Chitra Gopalakrishnan uses her ardor for writing, wing to wing, to break firewalls between nonfiction and fiction, narratology and psychoanalysis, marginalia and manuscript, and tree-ism and capitalism.
The midday sun catches Noor’s eyelashes. Her fair cheeks. The ridge of her hawk nose. Her chin. And descends lower. It tastes her head to toe, skin to soul, in tumescent joy. Being caressed by the sun, being turmeric-streaked this way on a blistering day in June in New Delhi would mean only one thing for the many residents of India’s capital: sunstroke.
Not to Noor though. Being swept up by the sun thus, in Mehrauli, in the first of Delhi’s known seven cities and the oldest version of what one recognizes to be today’s Delhi, is nowhere near a painful scorch. It is merely playful warmth. One that adds to her lush languor in the tropics.
A glint of triumph lights up Noor’s face as she descends lithely on the broad, dust-cakedsandstone steps in her flowing, mercury-green sharara and kurta and her translucent floating chador, taking the globular sun, its broad blaze, down into the shade with her.
And then into the cool, sulphur-rich waters of the stepwell, the Ghandak ki baoli, Delhi’s oldest surviving stepwell built by Sultan Iltutmish in the 13th century, where her garments, which match the color of the water, swell like ripe secrets unburdening themselves.
Noor luxuriates in the baoli’s mossy waters, in the feel of its exiled fish, in the rainwater of the last year and the years before that, her skin captive to their dervish-twirling waters like it was to the rays of the sun just a while ago. She watches in delight as the yellow globe of a sun gives way from its center inside of the baoli. As its melting rays mingle with the yellow flowers of the thorny kikar trees that surround the stepwell and the mottled marigolds that someone has discarded, flowersthat are oblivious and unencumbered by the place’s invisible history. And then as the sun dissolves into a liquid light, turning the waters lime green. She waits for it to seep into her interiority. In its completeness, like the jasmine ittar she wears.
As she wades out of the waters and steps into the baolis corridors that line both its sides, a row of speckled, decapitated stone arches passages that are cold, damp and quiet, holding within her the sun and the stepwell waters, Noor thinks to herself, and not for the first time, ‘It is within my power to make different worlds meet, the brilliant sun, the sky, the cool waters and the earth. And I can move from water to land, from liquid to solid, from full to empty and from dead to living.’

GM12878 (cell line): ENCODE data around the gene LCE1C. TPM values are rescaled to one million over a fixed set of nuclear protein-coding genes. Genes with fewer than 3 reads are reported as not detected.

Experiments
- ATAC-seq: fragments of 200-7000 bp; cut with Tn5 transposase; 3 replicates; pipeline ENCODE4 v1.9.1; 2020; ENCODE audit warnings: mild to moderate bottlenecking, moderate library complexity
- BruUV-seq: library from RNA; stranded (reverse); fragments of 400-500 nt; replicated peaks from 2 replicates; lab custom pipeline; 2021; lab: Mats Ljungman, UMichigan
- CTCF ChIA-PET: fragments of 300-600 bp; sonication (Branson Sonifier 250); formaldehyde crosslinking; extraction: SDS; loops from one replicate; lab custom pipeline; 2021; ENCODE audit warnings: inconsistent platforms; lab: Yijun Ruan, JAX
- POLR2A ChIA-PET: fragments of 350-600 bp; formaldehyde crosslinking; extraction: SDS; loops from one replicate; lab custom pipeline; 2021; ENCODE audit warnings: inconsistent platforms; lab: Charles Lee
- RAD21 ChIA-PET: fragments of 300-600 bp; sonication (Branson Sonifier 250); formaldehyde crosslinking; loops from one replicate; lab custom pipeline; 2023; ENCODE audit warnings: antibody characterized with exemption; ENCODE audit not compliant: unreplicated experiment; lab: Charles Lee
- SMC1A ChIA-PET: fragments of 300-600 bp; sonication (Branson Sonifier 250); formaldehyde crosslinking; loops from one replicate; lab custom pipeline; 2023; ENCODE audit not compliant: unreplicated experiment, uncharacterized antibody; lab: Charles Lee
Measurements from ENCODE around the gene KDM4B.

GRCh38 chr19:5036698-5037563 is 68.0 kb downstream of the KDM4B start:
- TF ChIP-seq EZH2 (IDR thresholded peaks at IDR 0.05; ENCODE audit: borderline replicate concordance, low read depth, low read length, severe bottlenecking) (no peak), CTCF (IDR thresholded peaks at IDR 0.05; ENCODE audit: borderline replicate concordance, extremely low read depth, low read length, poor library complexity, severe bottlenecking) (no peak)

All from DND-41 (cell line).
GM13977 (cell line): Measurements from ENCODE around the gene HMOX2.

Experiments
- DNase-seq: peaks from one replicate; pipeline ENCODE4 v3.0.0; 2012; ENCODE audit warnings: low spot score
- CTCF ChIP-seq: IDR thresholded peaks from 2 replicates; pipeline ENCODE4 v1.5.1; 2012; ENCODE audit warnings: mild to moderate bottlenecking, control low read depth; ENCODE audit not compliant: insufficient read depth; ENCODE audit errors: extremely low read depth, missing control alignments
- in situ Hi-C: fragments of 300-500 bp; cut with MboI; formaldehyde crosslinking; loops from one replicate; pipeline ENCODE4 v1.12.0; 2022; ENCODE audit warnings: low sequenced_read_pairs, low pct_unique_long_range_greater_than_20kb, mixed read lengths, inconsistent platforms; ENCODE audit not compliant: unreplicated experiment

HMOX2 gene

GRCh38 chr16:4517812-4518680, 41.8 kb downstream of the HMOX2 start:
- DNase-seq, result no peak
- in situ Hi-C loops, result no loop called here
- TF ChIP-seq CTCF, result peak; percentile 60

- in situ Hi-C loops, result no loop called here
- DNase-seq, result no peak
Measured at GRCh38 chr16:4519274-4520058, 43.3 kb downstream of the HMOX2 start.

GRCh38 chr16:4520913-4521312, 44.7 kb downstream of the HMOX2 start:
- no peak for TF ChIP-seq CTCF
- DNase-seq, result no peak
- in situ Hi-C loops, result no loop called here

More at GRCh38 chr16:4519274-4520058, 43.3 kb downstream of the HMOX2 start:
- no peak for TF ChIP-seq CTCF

She descends into the baolis lower reaches, through long, dark, tapered passages, she hears the gurgle of the water within its underground chambers, the cooing sounds of resident pigeons, the flapping of their wings and then the symphony these sounds create in togetherness like the whoosh of gently flowing waters.
It is here that Noor has set up her nest of sorcery along with a mascot cat, a snake god and a hunch-backed Urdu-blabbering ghost. Finding a world to call her own when there seemed none. She has done so for seven hundred and eighty years.
Her life should not have been taken away by the wolf-pack of the Sultan Iltutmish’s soldiers here at the baoli when she was not finished with her lush business of living. They had cut short her deep needs, her nagging wants and her personal passions,obeying their Sultan who grew tired of her and reproachful of what he called this “particular Malka’s willful and demanding ways.” He had forty Malkas.
She had enjoyed her vengefulness upon the Sultan in his lifetime, exacting her revenge when he came to bathe here in so many deliciously dirty ways. She took him to a place where he lost his God, where fire penetrated his soul without destroying it and to a place of continual darkness where despite the darkness he could see the evil he had unleashed. Though it was the nail-sharp, cunning, bodily cruelties to his soldiers that really delighted Noor more.
It has been pleasurable to wield justice openly in these intervening years and bring the deliberately kept invisible and the unspoken to light, Noor thinks back. To make her wants and time her own rather than to sob under the shadows of her own monsoon-dark grief as she had done in life.
Yet the best years are now.
Foolish urbanites have set up ‘Shadow Walks’ to trap ghosts. To present them as objects of curiosity and not allow them to shrink into shadows.
‘How do they think they can ensnare the likes of me?’ she wonders as she waits expectantly to mangle their limbs, with the help of her terror agents, her snake, cat and helper. She hears their clumsy steps as they come looking for her inside of the cavernous interiors. Tomorrow, they could be alive or not, who is to tell? Perhaps, justice. There is a strange fire in her eyes, a forensic cruelty in her gaze. She radiates a vitalizing energy, the zest and gaiety of an inexhaustible joie de vivre, something denied to her in her lifetime.